Susquehanna River and upper bay kayakers could encounter poor water conditions this spring. According to Maryland's Department of Natural Resources, early March runoff into the Susquehanna River watershed from heavy rains and snowmelt has brought a flood of nutrients and sediment-laden freshwater.
Heavy flows of spring runoff has resulted in record low water clarity for the month of March in much of Maryland’s portion of the Chesapeake Bay.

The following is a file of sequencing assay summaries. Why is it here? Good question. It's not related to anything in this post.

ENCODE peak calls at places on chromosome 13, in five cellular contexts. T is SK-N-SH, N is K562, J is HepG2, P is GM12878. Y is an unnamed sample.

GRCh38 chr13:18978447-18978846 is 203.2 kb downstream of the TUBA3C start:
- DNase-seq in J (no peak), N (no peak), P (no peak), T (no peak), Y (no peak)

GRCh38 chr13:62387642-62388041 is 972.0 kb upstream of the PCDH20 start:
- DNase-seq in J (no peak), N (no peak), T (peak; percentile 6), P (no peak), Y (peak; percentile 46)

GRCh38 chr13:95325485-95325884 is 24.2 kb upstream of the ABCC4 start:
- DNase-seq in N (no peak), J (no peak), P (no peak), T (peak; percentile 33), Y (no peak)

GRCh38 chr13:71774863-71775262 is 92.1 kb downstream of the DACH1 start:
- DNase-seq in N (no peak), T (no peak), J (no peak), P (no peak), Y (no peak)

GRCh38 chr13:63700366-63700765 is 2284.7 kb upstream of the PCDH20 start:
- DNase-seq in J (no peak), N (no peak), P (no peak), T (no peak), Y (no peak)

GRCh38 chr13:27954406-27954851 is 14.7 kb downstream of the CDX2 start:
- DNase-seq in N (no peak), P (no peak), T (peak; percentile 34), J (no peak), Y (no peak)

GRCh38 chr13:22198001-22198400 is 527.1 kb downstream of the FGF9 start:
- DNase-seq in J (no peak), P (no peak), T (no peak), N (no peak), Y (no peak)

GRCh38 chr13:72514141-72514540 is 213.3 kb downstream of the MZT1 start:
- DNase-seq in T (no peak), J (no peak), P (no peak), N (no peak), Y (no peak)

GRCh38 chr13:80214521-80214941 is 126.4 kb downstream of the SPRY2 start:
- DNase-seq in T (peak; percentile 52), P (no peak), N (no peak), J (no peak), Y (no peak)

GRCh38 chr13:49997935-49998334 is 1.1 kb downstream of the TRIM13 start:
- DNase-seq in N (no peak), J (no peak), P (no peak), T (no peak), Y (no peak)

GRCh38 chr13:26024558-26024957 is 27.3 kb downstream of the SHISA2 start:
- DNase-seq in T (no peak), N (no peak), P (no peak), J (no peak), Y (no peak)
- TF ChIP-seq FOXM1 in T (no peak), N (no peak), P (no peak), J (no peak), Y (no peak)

Continued wet spring weather could extend these high flows which, in turn, could result in less underwater grasses and increased algal blooms. The Maryland Department of Natural Resources (DNR) is expected to continue its comprehensive Chesapeake Bay water quality habitat and living resources monitoring.
A review of 26 years of water clarity data collected by the State shows that depth measurements in the Chesapeake Bay and many tributaries in March 2011 are below historic measures or set new historic lows.
Runoff can hamper kayak anglers from targeting species such as striped bass, yellow perch, river herring and American shad, all species that spawn in the Susquehanna during the Spring.